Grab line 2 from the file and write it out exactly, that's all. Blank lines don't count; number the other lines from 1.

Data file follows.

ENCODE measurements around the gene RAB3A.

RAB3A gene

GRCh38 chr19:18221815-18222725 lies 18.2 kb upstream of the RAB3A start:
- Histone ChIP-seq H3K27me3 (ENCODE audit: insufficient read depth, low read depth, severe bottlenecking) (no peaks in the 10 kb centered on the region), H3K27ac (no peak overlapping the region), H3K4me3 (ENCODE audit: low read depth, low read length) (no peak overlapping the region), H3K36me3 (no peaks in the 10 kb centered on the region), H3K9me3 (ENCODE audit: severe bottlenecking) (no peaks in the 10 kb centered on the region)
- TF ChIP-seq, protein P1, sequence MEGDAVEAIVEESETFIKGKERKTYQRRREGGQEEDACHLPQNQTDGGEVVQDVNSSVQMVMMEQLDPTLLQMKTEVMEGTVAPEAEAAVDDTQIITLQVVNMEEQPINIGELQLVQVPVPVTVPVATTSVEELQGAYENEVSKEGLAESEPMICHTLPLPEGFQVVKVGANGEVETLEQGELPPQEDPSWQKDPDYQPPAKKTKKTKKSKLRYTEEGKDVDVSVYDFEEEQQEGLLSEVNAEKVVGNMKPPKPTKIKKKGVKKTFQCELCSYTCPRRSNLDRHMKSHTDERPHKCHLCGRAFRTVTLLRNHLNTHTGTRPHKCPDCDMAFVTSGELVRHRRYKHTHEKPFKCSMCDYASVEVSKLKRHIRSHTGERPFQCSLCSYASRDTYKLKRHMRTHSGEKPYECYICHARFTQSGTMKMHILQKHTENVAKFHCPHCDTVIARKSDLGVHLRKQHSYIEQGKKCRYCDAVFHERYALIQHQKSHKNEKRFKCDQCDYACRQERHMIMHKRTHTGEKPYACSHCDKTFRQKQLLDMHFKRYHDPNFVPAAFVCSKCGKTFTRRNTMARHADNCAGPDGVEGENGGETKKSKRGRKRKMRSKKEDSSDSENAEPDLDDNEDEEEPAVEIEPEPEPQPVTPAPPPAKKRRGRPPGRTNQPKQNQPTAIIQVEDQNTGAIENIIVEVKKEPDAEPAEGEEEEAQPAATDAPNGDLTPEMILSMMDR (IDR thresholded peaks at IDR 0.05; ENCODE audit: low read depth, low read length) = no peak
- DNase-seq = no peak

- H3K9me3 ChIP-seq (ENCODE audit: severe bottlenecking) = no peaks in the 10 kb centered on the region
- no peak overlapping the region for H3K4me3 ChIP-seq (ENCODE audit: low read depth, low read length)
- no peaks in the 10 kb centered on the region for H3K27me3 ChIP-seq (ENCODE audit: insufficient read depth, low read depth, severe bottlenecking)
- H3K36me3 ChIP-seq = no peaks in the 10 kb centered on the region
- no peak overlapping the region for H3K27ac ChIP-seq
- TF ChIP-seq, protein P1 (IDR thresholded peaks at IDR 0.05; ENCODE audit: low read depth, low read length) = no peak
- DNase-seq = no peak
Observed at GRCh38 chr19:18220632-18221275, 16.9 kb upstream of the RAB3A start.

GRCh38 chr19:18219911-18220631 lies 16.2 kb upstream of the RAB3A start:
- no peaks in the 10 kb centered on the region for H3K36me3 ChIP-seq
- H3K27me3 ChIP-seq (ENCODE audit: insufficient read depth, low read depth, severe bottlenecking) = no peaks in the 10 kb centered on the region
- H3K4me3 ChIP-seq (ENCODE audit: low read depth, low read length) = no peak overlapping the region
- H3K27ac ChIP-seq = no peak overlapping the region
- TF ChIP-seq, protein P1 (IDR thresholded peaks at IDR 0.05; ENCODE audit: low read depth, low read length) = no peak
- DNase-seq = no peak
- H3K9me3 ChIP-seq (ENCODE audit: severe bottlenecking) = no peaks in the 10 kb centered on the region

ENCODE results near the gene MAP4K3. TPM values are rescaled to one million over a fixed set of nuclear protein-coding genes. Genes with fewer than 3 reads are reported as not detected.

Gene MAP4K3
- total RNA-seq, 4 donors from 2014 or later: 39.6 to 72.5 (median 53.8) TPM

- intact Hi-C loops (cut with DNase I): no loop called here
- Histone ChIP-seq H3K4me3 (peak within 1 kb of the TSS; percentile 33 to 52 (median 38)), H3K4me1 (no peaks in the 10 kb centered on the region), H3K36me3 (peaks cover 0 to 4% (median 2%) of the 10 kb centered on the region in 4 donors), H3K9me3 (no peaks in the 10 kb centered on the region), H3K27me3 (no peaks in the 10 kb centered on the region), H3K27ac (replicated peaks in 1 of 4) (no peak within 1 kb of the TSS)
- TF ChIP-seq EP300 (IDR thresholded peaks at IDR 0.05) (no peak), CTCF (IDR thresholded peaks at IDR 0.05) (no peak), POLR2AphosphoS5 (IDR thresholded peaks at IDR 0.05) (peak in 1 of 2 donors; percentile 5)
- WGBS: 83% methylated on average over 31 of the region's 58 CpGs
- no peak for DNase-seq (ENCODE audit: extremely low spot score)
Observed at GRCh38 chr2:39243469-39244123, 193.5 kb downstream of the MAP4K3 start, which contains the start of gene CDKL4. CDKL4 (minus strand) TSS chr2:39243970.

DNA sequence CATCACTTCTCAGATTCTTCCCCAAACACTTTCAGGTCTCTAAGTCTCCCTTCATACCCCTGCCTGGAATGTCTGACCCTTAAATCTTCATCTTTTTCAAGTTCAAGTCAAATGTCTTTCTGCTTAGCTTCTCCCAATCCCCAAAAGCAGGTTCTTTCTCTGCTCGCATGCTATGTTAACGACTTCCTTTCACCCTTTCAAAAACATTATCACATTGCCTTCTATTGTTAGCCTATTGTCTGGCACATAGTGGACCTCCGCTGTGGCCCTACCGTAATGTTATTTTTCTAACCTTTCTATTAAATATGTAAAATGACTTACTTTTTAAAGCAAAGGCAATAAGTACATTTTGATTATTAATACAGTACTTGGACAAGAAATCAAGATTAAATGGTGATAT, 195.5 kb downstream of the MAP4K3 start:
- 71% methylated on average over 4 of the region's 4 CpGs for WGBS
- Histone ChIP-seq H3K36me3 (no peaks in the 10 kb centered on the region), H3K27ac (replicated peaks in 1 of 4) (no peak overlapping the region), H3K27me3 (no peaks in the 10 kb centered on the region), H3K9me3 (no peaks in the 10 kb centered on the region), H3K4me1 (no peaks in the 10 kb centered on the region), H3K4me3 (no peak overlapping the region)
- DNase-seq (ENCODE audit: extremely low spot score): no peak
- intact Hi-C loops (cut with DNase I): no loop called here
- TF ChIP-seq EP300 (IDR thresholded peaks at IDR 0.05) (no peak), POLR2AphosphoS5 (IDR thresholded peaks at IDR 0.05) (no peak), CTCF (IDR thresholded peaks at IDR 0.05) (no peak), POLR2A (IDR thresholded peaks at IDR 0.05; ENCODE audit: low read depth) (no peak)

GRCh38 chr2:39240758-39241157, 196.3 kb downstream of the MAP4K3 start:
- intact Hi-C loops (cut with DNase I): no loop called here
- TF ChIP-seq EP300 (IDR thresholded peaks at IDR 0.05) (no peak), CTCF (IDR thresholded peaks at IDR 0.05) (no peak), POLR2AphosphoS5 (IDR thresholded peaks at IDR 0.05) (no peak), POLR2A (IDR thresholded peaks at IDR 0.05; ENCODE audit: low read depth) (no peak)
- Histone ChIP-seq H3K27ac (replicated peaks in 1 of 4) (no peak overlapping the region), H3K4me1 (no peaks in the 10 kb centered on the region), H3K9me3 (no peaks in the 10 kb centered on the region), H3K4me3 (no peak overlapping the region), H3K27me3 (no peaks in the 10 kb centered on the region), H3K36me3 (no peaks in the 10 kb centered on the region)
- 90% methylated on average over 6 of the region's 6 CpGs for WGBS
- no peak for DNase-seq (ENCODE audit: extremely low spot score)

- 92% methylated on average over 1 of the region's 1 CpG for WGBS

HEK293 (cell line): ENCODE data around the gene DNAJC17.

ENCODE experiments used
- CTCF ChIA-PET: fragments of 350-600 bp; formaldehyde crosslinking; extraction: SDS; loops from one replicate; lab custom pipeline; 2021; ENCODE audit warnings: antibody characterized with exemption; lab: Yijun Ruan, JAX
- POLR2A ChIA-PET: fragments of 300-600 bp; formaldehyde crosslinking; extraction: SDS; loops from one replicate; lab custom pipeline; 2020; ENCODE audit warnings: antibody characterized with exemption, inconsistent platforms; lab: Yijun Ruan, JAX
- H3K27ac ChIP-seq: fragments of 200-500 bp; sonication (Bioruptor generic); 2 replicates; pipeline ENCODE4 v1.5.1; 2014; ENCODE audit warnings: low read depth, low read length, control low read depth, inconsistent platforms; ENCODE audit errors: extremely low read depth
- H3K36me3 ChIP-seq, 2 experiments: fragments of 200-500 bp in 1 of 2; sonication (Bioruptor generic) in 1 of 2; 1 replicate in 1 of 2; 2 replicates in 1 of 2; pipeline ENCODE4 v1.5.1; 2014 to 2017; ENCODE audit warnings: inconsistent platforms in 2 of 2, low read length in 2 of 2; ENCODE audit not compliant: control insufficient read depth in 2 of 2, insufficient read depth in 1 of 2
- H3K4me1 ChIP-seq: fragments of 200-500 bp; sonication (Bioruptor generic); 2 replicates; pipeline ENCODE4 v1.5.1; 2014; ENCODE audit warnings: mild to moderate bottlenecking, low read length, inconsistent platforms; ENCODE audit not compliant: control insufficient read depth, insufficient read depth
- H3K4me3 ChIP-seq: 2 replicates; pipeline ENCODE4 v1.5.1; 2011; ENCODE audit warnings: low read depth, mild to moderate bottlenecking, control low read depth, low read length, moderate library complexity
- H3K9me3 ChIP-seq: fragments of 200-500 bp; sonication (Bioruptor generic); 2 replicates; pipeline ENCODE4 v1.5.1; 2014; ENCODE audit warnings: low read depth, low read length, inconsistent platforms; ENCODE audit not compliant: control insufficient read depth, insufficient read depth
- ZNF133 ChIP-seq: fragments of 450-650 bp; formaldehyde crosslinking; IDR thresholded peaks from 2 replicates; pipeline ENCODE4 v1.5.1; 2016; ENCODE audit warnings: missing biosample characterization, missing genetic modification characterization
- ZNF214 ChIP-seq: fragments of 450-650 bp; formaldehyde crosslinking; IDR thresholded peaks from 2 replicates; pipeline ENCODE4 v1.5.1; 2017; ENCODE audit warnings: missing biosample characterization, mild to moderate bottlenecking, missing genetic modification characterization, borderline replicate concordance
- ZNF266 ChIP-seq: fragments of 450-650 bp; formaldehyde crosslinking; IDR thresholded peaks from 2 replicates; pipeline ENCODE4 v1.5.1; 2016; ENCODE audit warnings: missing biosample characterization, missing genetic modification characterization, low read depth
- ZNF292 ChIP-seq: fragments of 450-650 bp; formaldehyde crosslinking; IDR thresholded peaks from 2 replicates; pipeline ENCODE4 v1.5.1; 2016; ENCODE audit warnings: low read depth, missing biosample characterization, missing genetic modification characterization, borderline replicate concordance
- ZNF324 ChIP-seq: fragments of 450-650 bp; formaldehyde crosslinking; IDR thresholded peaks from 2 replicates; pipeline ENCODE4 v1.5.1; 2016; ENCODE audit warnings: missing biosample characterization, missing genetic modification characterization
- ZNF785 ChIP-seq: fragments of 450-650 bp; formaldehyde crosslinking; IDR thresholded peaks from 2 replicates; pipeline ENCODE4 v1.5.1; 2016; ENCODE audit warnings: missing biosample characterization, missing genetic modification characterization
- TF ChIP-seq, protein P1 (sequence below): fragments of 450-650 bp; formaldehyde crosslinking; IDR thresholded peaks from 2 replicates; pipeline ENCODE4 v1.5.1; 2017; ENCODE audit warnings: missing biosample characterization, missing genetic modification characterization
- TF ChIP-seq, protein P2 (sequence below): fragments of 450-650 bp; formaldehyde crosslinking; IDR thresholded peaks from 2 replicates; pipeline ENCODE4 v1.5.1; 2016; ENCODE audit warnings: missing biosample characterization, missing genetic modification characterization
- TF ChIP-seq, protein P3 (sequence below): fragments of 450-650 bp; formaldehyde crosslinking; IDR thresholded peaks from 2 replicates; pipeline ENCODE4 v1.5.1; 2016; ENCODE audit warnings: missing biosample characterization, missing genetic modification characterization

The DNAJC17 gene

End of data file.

RAB3A gene